Now more than ever, we hear about how much competition there is for the ears of our listeners and the dollars from our advertisers. Here are 10 ways you can help your team stand out at your next staff meeting.
1. Do your homework. While all the other guys are beating their chests about how great they are and how many people they reach and reciting the various audience demos where they’re number one, you should focus your efforts on being the rep that does their homework. Bring valuable insight and expertise that is relevant to the advertiser’s business. Focus on their challenges and their opportunities, and how your expertise can help them meet and exceed their goals.
2. Surprise and delight. Look for ways to surprise and delight your on-air audience as well as your advertisers. Think about the Ellen TV show and how Ellen DeGeneres has been able to stand out from the pack by coming up with ways to surprise and delight her audience. Sometimes it’s gifts for the audience, sometimes it’s a surprise guest, but in either case the aaudience leans forward as they wonder what might happen next. The same is true with advertisers: Do the unexpected and look for ways to have them lean forward with enthusiasm.
3. Say thank you. Amazingly enough, there are a ton of people who simply forget to say thank you. The excuse is typically something like they are “just moving too fast” or “have a lot going on.” While that is probably true, I say you go the extra mile, write a thank you note, and really stand out.
4. Be a thought leader. Do all you can to establish yourself as the expert, the opinion leader, and the go-to person on a particular subject. Practicing thought leadership will serve you well, and at the same time put you head and shoulders above those you compete with.
5. Come in prepared. I am a big fan of preparation, and being prepared has tremendous advantages over just winging it. Yes, there have probably been times where you’ve been spontaneous and had success, but this is about standing out from the competition. If you want to consistently stand out and look the best, spend the time to prepare. And prepare yourself for what could go right as well as what could go wrong.
6. Put your game face on. Nowadays we don’t get many second chances. There are way too many choices out there, and more coming every day. This means that every interaction with a listener or advertiser is important — even critical. So put your game face on. That next point of contact might be the most important one yet.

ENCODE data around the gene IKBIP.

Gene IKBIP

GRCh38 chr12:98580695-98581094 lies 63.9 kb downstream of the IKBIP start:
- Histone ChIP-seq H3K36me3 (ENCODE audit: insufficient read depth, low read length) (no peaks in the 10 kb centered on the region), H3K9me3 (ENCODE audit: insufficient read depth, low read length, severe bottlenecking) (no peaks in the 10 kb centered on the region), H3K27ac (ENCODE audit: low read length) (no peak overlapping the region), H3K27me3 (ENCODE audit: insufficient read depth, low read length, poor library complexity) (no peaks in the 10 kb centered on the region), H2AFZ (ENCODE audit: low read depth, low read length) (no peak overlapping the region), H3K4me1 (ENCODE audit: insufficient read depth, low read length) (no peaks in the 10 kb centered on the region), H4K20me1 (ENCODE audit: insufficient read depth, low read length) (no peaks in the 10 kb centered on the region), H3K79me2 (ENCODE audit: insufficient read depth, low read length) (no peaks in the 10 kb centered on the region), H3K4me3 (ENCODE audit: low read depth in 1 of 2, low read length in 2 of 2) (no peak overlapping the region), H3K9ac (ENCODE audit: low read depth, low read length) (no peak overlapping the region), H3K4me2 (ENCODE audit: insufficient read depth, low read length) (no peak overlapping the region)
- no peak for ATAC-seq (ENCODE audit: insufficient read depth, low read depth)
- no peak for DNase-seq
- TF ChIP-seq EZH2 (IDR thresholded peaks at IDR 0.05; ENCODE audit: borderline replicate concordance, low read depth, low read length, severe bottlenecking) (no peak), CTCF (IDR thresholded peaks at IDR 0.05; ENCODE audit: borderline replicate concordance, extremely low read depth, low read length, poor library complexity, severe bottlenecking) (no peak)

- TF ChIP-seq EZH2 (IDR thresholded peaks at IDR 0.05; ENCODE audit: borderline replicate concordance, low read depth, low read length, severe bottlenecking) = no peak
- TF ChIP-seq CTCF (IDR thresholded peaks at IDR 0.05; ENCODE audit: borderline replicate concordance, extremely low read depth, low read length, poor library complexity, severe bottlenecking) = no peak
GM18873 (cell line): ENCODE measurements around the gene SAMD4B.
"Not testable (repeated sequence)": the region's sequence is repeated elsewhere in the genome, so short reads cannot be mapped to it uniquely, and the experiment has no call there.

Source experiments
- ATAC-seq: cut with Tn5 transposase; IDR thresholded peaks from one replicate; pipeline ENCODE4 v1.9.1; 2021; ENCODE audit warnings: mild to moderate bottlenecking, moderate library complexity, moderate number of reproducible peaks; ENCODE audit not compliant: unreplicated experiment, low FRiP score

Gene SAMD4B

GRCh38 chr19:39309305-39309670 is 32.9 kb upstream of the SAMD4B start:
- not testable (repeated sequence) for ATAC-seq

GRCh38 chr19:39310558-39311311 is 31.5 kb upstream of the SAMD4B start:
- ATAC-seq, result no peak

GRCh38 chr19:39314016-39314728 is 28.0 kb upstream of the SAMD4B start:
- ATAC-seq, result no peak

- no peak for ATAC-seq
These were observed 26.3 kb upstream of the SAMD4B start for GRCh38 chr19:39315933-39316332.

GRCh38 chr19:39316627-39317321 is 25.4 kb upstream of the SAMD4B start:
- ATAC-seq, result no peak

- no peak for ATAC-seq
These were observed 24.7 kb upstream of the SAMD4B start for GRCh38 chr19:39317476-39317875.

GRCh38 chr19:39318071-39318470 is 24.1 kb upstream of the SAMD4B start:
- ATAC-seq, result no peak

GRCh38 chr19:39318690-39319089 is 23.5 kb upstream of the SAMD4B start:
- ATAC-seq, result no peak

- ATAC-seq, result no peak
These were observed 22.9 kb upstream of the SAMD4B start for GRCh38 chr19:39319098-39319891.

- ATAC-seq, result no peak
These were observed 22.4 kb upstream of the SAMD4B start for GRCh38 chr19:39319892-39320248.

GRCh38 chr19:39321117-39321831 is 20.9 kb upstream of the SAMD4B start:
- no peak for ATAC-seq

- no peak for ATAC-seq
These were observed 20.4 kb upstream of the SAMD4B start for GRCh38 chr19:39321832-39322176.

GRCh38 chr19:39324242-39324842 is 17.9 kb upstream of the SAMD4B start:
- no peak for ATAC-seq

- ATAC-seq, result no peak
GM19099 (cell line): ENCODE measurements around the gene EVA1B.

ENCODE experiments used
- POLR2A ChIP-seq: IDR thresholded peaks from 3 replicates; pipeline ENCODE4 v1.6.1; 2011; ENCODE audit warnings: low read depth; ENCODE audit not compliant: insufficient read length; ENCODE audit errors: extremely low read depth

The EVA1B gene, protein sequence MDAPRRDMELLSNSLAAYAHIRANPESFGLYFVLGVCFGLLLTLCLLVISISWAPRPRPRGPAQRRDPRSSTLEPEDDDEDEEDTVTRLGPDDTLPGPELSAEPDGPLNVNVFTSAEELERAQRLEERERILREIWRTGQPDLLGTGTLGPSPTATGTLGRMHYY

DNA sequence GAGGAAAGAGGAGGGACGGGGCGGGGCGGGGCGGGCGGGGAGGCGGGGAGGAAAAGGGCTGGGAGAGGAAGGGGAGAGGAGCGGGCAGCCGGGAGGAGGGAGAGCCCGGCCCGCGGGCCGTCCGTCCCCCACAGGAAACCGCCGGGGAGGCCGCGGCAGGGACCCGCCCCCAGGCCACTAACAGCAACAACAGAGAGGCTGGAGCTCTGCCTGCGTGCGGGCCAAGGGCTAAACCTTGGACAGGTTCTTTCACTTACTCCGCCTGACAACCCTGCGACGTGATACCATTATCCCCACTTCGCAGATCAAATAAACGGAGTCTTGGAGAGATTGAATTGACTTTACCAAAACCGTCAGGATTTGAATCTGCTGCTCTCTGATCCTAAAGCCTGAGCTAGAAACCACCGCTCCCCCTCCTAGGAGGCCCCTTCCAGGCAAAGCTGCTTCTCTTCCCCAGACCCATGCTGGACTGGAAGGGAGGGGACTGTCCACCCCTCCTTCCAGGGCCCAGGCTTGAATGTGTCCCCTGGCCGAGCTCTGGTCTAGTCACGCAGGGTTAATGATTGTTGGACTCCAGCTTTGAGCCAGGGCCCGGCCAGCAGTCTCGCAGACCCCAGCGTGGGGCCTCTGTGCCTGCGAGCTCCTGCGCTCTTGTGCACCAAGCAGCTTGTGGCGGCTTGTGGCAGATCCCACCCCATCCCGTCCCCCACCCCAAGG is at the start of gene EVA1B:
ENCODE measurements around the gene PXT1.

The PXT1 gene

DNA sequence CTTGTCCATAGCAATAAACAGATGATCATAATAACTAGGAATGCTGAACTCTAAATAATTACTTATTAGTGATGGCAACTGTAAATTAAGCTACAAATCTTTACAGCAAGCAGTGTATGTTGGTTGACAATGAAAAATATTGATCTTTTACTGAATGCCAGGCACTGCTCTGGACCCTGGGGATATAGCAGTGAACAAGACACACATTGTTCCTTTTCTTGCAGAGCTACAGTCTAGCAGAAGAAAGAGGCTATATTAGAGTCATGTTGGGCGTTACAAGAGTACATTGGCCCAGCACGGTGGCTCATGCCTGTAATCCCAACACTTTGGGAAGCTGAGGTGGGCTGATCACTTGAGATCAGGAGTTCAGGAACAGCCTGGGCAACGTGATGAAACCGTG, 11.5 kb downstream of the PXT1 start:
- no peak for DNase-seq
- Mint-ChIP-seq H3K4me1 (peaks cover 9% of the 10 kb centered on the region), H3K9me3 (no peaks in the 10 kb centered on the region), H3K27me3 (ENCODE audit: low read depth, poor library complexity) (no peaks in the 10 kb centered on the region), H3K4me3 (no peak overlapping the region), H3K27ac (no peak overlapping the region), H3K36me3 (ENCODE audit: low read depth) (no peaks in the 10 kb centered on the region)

7. Create evangelists. In the movie Gladiator, there’s a famous line: “Win the crowd and win your freedom.” The same holds true today. Win the crowd. Whether that crowd is made up of listeners or advertisers, if you win them over and get them to be your evangelists, you will stand out from the rest.
8. Be a problem-solver. One way to become a problemsolver is to first seek to understand the nature of the problem. From an audience point of view, at 8 a.m. the problem might be that your listeners are stuck in traffic and frustrated, so focus on solving that problem. From a sales perspective, the client’s problem might be that they need help getting people in their store on Tuesdays before 6 p.m. Once you understand the problem, you are on your way to standing out as a problem-solver.
9. Do way more than most. Think about what most people or, in this case, what most of your competitors do, and then go way past that. The challenge with this tip is the doing, not the knowing. Yes, you’re busy — but slow down enough to do more than most and you will stand out from the rest.
10. Don’t give up. It’s easy to quit. So many people quit right before they make a breakthrough. I encourage you to stick with it. Commit to standing out, and commit to doing the little things that set you apart. They say it takes 21 to 30 days to create a habit, but I think when it comes to standing out from the competition, you should double that estimate. Don’t give up!
Matt Sunshine is EVP of the Center for Sales Strategy. E-mail: firstname.lastname@example.org